Woman recovering from poisonous snakebite

Summer is prime snake season
Jul. 26, 2014 @ 03:28 PM

The sharp pin-pricks drew a trickle of blood, but Nancy Mitchell figured the injury was from a holly bush leaf that stuck her finger as she reached down to switch off a garden light at her backyard patio. But the sight of unmistakeable brown-red markings quickly slithering away soon convinced her otherwise.

"It was a copperhead snake, about four feet in length and three inches in diameter," said Mitchell's husband, Dick, who rushed outside to investigate.

The incident took place at their Cedar Rock home on July 7 around 11 p.m., prime-time for the nocturnal reptile searching for rodents. Fearing the worst, the couple headed to Caldwell Memorial Hospital. Within two hours, the shooting pains in her swollen right arm sent doctors scrambling for a vial of antivenin.

"I felt pain up my right arm all the way to my armpit," Nancy Mitchell said. "It was excruciating, almost unbearable."

According to the U.S. Food and Drug Administration, about 8,000 venomous snakebites occur annually across the U.S. In Caldwell County, where copperheads are common, rescue crews have treated four people for snakebites so far in 2014, said LouAnne Kincaid, the county's public information officer.

"These are just calls that involved transport," she said. "Some people may have driven themselves to the hospital."

Of the 47 species of snakes in North Carolina, only six are venomous: the copperhead, water moccasin or cottonmouth, coral snake, and three species of rattlesnake, according to the N.C. Cooperative Extension Service.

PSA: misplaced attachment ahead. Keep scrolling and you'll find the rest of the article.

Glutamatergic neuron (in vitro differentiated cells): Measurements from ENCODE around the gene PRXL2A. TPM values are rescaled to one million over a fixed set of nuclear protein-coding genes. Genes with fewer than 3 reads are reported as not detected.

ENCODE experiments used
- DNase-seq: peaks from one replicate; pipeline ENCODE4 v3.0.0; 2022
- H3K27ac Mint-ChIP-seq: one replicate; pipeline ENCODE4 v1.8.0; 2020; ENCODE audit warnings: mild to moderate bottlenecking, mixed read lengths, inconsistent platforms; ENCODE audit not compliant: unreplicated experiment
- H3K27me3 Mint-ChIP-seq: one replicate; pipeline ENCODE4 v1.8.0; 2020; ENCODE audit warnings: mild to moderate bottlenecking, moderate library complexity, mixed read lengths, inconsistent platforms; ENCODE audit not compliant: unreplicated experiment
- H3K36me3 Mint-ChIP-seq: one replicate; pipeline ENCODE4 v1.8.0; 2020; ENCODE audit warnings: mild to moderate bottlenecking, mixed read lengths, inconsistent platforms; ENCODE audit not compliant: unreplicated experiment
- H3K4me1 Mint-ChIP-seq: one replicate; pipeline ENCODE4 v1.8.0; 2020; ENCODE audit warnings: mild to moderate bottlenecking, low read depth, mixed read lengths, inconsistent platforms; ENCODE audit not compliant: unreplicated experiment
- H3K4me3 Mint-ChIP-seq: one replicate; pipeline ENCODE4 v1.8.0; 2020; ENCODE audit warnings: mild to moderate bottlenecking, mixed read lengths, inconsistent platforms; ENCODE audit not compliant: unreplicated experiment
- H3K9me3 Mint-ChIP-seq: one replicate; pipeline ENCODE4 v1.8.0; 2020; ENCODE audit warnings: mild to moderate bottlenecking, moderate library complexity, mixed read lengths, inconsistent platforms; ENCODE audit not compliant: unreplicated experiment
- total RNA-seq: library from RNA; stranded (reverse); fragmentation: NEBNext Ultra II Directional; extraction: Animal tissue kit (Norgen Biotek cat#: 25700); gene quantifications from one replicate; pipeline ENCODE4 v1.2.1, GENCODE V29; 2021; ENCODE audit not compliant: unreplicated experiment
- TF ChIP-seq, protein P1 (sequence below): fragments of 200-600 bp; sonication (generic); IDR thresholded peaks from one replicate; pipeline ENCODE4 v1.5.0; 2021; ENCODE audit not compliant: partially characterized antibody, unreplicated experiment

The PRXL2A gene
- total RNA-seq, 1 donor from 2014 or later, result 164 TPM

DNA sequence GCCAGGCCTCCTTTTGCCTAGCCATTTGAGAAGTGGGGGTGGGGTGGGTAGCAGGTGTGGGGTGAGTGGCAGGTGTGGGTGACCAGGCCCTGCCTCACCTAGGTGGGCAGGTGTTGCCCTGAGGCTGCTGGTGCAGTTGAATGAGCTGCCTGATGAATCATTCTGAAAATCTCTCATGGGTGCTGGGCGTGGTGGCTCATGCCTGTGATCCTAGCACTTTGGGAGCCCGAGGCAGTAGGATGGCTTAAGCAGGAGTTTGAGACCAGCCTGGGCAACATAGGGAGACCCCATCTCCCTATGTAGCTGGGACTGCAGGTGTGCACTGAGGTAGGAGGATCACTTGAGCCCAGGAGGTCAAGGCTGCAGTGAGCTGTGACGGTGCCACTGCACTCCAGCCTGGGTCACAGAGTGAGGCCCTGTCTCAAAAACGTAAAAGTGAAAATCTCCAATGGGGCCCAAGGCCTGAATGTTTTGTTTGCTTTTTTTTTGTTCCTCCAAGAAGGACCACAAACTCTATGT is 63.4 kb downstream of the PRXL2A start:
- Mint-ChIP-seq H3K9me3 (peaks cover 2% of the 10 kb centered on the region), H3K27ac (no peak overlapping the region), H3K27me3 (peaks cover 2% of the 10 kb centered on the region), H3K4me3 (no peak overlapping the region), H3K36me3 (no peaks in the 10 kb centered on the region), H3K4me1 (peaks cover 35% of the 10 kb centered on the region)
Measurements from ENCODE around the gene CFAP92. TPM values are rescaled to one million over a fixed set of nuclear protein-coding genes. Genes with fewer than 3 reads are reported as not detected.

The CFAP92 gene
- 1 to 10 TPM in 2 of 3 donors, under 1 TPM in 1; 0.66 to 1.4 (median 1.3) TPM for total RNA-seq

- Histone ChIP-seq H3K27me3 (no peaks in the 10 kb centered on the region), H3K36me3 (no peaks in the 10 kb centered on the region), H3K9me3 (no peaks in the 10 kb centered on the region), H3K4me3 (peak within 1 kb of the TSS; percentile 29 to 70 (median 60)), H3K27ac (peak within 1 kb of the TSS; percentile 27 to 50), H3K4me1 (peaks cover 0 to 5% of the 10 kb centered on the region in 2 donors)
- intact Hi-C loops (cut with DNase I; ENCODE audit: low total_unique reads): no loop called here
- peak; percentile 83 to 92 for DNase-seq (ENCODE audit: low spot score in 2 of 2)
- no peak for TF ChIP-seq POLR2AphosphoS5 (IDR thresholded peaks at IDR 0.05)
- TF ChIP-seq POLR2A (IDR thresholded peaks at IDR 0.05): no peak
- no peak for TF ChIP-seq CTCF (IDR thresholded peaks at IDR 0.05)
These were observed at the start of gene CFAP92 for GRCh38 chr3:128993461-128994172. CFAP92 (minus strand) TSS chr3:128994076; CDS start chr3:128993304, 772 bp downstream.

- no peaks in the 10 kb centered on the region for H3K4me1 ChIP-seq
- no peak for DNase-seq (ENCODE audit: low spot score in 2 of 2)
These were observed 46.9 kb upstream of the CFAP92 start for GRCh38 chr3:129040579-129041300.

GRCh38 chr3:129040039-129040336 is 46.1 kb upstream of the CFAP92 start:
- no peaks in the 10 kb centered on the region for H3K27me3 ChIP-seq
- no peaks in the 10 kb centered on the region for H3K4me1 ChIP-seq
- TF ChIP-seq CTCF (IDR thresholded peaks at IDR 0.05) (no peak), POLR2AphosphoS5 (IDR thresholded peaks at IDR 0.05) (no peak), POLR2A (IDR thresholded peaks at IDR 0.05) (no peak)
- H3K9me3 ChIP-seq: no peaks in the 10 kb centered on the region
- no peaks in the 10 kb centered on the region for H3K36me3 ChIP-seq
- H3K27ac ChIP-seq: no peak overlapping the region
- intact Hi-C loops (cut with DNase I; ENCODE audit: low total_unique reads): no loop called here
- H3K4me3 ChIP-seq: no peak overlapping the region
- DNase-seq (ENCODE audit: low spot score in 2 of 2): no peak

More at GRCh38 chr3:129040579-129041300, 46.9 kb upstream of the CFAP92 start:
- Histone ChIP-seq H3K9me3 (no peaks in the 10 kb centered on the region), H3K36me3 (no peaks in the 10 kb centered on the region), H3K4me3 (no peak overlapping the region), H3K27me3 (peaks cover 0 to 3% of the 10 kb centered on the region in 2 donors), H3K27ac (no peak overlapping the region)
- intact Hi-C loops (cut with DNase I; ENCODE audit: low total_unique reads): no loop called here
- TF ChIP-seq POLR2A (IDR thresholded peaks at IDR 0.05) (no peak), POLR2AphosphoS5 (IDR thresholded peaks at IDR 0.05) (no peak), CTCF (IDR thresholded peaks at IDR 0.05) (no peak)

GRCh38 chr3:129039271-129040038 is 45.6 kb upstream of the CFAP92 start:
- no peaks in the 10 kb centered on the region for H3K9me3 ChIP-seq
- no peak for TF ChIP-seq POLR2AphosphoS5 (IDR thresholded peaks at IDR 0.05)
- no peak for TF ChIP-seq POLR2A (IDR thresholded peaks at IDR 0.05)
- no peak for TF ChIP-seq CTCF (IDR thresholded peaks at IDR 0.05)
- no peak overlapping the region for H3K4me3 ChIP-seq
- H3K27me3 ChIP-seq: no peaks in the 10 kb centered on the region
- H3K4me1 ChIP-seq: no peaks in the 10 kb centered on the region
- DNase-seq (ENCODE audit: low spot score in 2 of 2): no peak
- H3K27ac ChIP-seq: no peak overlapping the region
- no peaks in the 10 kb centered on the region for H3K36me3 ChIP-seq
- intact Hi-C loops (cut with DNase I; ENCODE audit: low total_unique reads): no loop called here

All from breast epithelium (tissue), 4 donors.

Copperheads are pit vipers, easily recognizable by their large, triangular or diamond-shaped head, a pit between the nostril and the eye, and vertically elliptical "cat's eye" pupils. The pin-pricks Nancy Mitchell felt were from the two hollow fangs connected to venom glands that inject a hematoxic venom, which destroys red blood cells and damages tissue. Copperheads sometimes can bite without injecting venom, known as a "dry bite."

"Doctors thought it could have been a dry bite, so they measured my arm every hour," Nancy Mitchell said. "After it swelled up, doctors called poison control, who said I needed the antivenin."

The treatment worked, and she was released from the hospital the following morning. Her arm is still tender, and the swelling comes and goes, along with the itching of the skin. But with the large size of the copperhead (copperheads average 2 to 4 feet in length), the outcome could have been worse.

"It was beginning to swell badly. I didn't know what to do," Nancy added. "I was very grateful to the doctors, they did what was necessary."